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Phys 2660 F.A.Q.


I lost/forgot my password, what do I do?

Go here and click the link at the bottom of the page to request a new one.

How do I login to my Galileo account from home?

Refer to the login instructions on the Getting Started page.

Where can I find computers on Grounds that can connect to Galileo and display X-windows graphics (ITS-Supported Labs)

See the ITS-Supported Computer Lab page. These computers will have both secureCRT for connecting to Galileo and the (Hummingbird) Exceed X-Server. Just start X-server (the Exceed program) and connect to Galileo using the secureCRT program. If you get an error trying to display X windows, open the configuration for secureCRT and enable X11 tunneling. Then exit and restart secureCRT.

File Transfers

How do I transfer files between my computer and Galileo?

  • From a mac or linux machine you may use Secure_copy
  • Refer to the software page for finding GUI programs to run on Windows(WinSCP)/Mac(Fugu) to do secure transfers between your computer and Galileo.

How do I transfer files to my lab partner?

See the documentation at the bottom of the Labs Page.

How can I download a file from the web directly to my Galileo account?

Use the wget command from your Galileo account. For example to copy the data file from homework 1, give the link to the data file to wget (you can copy a link location with your mouse by right clicking on the link):


This will copy the file young.dat to your current directory on Galileo.


How do I print files?

1) One choice for printing is to transfer your files to your UVa Webmail or your home PC. See the Homework Page for instructions.

2) You may print directly from galileo as follows:

  • Print to the laser printer in the physics library:
 lpr -P physics_323@print <filename> 

This will send your file to the printer in Room 323. You must use your Cavalier card to claim the job at the printer before your print job will complete. To make this your default printer add the following line to you .login file in your home directory:

setenv PRINTER physics_323@print

Then you can simply type:

lpr <filename> 

to send your print job to the library.

3) This option is probably useful to the T.A.'s only. If you have a copier account with the physics department you can use the department printers. The codes are the same codes you use for the photocopier. If you are logged in under your official UVA user ID when you submit the print job, the billing system will automatically send you an e-mail message reminding you that you have an unclaimed job waiting in the queue. This message will also give you the address of the web page you should visit to claim the job. If you do not receive an e-mail message, you'll need to point your web browser at the following address to claim the job:

print commands for Physics Department printers
room 315 BW printer lpr -P physics_315@print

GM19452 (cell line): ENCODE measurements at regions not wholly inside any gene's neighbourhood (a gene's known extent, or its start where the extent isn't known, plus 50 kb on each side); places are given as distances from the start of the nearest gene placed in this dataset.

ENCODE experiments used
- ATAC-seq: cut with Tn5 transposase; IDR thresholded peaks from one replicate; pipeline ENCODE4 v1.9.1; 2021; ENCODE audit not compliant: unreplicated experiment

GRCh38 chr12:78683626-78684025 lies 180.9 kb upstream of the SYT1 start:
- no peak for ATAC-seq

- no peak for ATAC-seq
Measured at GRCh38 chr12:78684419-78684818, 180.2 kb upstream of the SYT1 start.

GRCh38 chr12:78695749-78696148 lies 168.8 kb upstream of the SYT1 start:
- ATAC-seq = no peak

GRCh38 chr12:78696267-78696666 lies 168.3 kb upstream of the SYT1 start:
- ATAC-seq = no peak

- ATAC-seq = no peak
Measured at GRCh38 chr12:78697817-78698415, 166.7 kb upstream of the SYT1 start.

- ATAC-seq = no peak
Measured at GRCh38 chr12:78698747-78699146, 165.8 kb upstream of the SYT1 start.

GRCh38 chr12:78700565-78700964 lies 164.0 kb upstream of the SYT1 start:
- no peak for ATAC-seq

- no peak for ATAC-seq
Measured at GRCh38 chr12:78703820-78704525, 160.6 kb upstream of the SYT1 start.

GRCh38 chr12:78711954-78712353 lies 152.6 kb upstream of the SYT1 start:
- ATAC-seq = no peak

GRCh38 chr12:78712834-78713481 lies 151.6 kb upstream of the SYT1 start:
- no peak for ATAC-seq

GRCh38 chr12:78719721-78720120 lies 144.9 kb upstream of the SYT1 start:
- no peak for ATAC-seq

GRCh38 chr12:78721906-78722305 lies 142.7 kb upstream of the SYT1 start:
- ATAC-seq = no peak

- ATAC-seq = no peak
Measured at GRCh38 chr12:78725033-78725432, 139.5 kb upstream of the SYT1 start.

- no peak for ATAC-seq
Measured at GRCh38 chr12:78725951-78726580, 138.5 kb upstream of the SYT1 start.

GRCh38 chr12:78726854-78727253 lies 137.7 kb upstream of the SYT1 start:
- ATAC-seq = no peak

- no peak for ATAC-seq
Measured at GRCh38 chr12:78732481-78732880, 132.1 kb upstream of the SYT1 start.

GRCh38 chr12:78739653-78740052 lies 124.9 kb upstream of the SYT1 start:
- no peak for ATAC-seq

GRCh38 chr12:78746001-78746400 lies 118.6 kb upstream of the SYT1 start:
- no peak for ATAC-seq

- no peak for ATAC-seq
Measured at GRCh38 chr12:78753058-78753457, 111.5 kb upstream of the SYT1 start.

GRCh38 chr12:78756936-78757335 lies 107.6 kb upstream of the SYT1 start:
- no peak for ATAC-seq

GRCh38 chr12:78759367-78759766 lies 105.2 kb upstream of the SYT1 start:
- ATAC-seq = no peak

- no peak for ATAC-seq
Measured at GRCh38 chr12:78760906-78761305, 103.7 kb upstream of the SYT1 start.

room 100 BW printer lpr -P physics_100@print

Graphics Questions

Can I make a plot with gnuplot if I'm not running an Xserver (can't view Xwindows from Galileo on my local PC)?

Yes. Just set gnuplot to output to a graphics file:

gnuplot> set term pdf
gnuplot> set output "outfile.pdf"
gnuplot> your plot command here
gnuplot> quit

How do I convert postscript files into something I'm more familiar with (pdf, jpeg,...)?

pdf files: ps2pdf # creates filename.pdf
jpg file: mogrify -density 120 -format jpg
png file: mogrify -density 120 -format png

The density setting specifies how many pixels to use per inch when translating your postscript document. Higher densities will generate larger and more detailed bitmapped graphics. Note: gnuplot can also output directly to a png file using the setting set term png

How can I make an animated display/graphic from my data files or plots?

gnuplot has the ability to make animated plots from your data files. If your data are divided into different sections separated by two blank lines in your file, gnuplot can make an animated display by successively plotting the different data sections. To create an animated gif graphic of your individual frames (png or jpg files for example) follow these steps:

(1)type: convert -delay 20 snap*.png anim.gif
optimize the file:
(2)type: gifsicle -O anim.gif > anim2.gif
delete the original giff file -it's big!
(3)rm anim.gif

you can view the result in a web browser or by using the program:
gifview anim2.gif
see man gifsicle / gifview for more information


What's a gnu? And is that pronounced "new" or "guh noo"?

www.gnu.org_graphics_gnu-head-sm.jpgThe GNU acronym stands for Gnu's not Unix. It's pronounced: “guh noo”. You can learn about the GNU Project from their website at Here you can also learn about the history of modern free (as in freedom) and open source software efforts and the GNU/Linux relationship.

How can I fix the Backspace key to work as Delete in emacs?

Having trouble w/ delete on certain terminals when using emacs? Make a file called .emacs in your home directory, and include the following lines. This will setup your Backspace key to delete a character to the left of the cursor.

;; These two commands let you use Backspace
;; (Ctrl-h) as Delete in emacs.
;; The second one sets M-h (Esc h) to be the
;; help key.
;; Copy this four-line block unchanged to the
;; end of your .emacs file
;; Translate C-h to DEL
(keyboard-translate ?\C-h ?\C-?)
;; Define M-h to help
;; don't add an extra ' after help!
(global-set-key "\M-h" 'help)

For more info do a web search on “emacs key bindings”

faq.txt · Last modified: 2015/01/22 05:36 by neu